Characters: It’s been a while since I’ve read the books, so I can’t compare the characters there.  However, in the movie, Arthur is a bit of a wuss.  He complains that all this stuff is happening to him, and Trillian tells him at one point to, “grow a backbone.”  In contrast, in the radio show Arthur keeps his upper lip stiff.  The Earth is destroyed?  He’s being shot at?  And being shot at again?  He’ll muddle through, and have energy to spare for sarcasm.

Zaphod, in the radio show, is a rock star.  “Hey, man, I’m Zaphod Beebrebrox!”  However, this awesome-ness doesn’t come at the expense of others.  He is quite capable of getting himself out of jams he’s gotten himself into, piloting stolen starships, piecing together the puzzle he laid out for himself, beating the total perspective vortex.  In contrast, the Zaphod in the movie is pretty useless and largely serves to bully and be a romantic rival for Arthur.

Trillian, in the radio show, isn’t a MPDG.  In relation to Ford and Zaphod, she’s the sensible one.  In relation to Arthur, she’s the one he can relate to (being human) and is more space traveled.  In relation to Marvin, she’s the main one that shows compassion.  The narration gives subtext that Arthur wishes he’d hitted it off better with her at the party, but they’re rather adult about it.  Trillian is a cross between The Smart One / The Chick character archetype (Melancholic / Supine temperment) But cast in the lens of 00’s movie industry, Trillian is the MPDG to shake boring Arthur Dent out of his hole.

The End: I believe the chronology of the series went like this: Radio series 1-2, covering much of the first two books; Books 1-5; Radio series 3-5, covering the last three books; the movie.  Let’s face it, the books ended in a fairly depressing manner.  Dimensions are collapsed to ensure that the Earth is destroyed for good, including all earthlings.  In the tag of the 5th radio series, they toss that aside and pencil in happy endings all around: Random is (somewhat) well-adjusted, Arthur finds Fenchurch at Milliways, even Marvin is born again.  I’m not sure how I feel about that.  I mean, I didn’t like the original downer ending, but the new one also seems rather artificial.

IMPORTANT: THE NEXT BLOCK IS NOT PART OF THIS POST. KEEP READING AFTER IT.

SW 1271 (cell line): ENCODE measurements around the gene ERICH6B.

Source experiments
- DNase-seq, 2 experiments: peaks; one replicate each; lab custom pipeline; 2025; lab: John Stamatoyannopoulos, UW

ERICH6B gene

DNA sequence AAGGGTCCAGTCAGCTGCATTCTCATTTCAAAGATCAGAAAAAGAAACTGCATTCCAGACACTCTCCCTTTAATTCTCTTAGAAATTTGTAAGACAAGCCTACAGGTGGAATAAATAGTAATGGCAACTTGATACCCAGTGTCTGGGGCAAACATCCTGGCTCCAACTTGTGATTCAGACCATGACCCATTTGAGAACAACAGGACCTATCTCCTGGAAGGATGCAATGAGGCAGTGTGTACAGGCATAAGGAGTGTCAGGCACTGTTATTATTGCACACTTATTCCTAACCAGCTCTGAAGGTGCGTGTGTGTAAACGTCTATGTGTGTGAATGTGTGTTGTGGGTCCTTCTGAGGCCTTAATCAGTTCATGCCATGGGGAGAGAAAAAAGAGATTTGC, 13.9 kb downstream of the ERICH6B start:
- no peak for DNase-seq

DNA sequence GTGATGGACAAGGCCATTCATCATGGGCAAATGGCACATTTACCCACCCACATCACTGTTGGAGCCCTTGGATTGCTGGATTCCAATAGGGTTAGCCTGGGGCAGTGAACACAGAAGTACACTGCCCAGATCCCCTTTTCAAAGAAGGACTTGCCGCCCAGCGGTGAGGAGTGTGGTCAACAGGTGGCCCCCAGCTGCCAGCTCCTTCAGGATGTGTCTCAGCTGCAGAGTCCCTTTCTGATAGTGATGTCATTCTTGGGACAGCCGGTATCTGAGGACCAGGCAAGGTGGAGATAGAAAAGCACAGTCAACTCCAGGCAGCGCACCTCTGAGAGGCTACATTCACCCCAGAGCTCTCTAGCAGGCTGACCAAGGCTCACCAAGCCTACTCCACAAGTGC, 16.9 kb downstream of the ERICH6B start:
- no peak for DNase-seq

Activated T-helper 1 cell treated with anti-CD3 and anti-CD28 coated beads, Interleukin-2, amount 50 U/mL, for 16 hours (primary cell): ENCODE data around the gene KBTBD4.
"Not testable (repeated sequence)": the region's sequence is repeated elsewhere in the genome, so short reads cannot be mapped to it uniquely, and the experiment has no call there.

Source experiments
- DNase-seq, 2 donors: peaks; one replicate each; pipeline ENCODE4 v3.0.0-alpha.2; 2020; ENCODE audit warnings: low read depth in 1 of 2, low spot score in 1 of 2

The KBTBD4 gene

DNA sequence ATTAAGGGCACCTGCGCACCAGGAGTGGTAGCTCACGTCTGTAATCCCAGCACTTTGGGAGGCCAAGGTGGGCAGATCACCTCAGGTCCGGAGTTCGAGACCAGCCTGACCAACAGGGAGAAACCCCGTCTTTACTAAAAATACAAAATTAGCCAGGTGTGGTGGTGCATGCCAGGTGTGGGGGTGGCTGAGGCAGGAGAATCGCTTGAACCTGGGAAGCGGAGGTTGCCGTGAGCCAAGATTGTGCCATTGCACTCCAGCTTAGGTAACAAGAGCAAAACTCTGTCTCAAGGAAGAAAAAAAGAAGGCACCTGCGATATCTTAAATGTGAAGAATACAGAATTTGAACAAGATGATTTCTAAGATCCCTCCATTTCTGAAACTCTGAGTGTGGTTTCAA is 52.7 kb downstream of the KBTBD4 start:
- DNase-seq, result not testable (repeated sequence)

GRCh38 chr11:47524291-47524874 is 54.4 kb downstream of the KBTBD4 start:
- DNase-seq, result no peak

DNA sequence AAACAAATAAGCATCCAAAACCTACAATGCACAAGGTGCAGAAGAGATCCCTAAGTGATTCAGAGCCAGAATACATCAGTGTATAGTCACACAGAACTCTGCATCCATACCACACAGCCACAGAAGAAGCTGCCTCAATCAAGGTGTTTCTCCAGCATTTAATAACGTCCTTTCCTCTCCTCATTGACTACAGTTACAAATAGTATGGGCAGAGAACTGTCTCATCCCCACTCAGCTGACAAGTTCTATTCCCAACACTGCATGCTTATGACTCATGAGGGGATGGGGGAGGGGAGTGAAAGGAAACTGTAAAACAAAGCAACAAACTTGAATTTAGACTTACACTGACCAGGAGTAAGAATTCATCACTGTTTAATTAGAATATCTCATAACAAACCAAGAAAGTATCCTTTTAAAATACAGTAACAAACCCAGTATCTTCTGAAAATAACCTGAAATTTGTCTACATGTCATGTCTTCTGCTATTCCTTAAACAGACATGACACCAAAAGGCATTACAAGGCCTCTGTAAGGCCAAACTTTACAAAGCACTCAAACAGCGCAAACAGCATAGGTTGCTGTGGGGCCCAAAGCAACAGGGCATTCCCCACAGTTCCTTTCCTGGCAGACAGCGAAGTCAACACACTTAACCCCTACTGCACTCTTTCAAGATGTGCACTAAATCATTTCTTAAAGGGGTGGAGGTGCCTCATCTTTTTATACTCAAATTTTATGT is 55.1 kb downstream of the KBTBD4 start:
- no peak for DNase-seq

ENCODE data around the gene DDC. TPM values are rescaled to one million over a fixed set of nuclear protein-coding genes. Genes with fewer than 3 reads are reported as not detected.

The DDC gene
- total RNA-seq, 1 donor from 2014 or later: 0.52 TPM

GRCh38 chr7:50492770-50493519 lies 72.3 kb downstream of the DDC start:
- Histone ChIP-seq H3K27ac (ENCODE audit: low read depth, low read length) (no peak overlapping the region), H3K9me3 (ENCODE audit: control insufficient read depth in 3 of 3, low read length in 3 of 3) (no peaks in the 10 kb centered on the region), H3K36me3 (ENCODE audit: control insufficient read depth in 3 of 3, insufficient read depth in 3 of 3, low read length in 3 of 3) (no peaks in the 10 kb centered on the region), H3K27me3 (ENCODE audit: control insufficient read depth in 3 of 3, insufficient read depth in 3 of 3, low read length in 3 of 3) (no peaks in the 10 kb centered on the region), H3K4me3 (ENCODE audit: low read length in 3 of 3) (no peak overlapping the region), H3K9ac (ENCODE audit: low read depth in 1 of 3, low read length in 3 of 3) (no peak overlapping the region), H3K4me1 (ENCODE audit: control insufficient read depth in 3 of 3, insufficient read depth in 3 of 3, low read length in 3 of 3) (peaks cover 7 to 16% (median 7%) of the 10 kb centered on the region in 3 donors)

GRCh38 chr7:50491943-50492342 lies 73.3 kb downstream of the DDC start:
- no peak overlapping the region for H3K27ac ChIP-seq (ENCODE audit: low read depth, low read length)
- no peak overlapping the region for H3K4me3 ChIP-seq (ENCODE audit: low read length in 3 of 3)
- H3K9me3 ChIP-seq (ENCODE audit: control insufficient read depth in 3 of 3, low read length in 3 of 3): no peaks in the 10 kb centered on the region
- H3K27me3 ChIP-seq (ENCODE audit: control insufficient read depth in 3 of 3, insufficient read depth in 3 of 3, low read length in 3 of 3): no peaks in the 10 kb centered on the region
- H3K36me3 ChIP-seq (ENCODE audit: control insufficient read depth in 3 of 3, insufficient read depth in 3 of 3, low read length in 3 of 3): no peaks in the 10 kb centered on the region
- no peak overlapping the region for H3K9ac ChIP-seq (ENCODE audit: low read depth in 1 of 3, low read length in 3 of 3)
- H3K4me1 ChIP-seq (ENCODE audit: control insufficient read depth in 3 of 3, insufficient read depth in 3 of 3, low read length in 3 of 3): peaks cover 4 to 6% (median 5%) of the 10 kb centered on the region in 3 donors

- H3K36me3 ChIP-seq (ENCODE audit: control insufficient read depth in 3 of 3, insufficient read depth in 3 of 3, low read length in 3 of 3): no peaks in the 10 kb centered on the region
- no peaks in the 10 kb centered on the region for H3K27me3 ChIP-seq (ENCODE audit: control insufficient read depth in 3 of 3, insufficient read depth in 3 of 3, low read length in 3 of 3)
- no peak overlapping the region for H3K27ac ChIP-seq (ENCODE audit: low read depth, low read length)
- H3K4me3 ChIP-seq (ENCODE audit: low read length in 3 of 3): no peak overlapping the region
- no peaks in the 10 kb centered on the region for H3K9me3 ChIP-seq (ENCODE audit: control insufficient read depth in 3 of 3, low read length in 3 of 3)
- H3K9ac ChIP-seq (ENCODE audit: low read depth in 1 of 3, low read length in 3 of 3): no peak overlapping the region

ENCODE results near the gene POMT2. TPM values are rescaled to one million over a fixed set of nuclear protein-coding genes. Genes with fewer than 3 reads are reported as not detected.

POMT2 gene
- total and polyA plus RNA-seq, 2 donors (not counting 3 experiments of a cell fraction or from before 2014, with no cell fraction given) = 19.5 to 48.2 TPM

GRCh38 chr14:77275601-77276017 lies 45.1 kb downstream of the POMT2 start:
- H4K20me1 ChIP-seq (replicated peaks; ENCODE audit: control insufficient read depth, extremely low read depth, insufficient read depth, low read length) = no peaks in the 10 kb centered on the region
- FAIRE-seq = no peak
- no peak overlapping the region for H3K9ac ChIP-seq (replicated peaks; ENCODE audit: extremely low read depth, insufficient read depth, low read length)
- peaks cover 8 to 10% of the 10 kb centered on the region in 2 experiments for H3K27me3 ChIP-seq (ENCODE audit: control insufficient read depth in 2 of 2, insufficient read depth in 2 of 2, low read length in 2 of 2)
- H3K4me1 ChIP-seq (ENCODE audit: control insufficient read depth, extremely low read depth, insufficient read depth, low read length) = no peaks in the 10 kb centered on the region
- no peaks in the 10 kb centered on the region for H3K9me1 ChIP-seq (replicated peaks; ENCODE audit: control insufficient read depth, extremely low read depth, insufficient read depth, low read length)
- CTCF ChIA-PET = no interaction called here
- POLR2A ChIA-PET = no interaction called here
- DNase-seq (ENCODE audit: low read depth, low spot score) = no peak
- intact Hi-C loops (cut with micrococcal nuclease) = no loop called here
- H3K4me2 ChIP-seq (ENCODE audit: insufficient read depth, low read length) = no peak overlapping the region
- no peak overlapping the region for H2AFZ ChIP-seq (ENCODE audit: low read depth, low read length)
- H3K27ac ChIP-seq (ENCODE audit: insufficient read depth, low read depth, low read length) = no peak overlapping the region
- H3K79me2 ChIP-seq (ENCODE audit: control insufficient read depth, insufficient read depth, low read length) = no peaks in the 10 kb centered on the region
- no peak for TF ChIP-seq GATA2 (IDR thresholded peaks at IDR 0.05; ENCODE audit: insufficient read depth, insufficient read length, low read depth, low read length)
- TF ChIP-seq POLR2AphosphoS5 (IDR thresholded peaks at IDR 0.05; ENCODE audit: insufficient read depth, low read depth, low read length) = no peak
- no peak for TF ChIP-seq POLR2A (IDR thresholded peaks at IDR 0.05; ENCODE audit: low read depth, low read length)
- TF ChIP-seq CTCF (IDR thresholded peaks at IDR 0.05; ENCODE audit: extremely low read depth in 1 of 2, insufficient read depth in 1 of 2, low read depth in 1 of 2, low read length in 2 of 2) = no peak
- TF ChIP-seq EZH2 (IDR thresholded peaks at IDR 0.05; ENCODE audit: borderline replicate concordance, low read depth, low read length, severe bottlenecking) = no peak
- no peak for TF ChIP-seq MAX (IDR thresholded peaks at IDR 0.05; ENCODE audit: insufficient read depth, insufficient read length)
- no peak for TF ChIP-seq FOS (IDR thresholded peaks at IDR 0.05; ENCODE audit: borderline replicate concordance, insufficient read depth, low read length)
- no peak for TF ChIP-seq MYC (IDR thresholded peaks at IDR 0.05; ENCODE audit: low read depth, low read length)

Gaming bucket list

I’m not a big fan of bucket lists as I’d rather have a richer/more-fulfilling life than one-off experiences.  That extends to gaming, which is why I’ve sold off my monster games that take a whole weekend (or several) and instead have a variety of short, accessible games which I can play regularly with friends.

There is, however, one gaming experience I would like, well, to experience: a full pen-and-paper RPG campaign.  In particular, there’s one game I’ve wanted to play ever since I heard about it: Primetime Adventures, which isn’t what most people think about when they think of RPGs.  I’m just going to quote the book:

If you enjoy great television, then you’ll love Primetime Adventures, the game that lets you create and play the TV show you always wanted to see, complete with meaningful characters and gripping drama.

As a group, you and other players will create the show and its cast, then play out actual episodes of the series, exploring the personal struggles and cooperatively laying out fantastic stories that television executives can only dream off.

Basically, it’s not a game about hitting monsters with sticks, leveling up, and beating the big bad.  It’s a game where players create characters with their own issues, motivations, and story arc and weave them together to into stories, like Firefly or Glee or Doctor Who.  And I’m looking for 4+ other people who also want to create stories to play.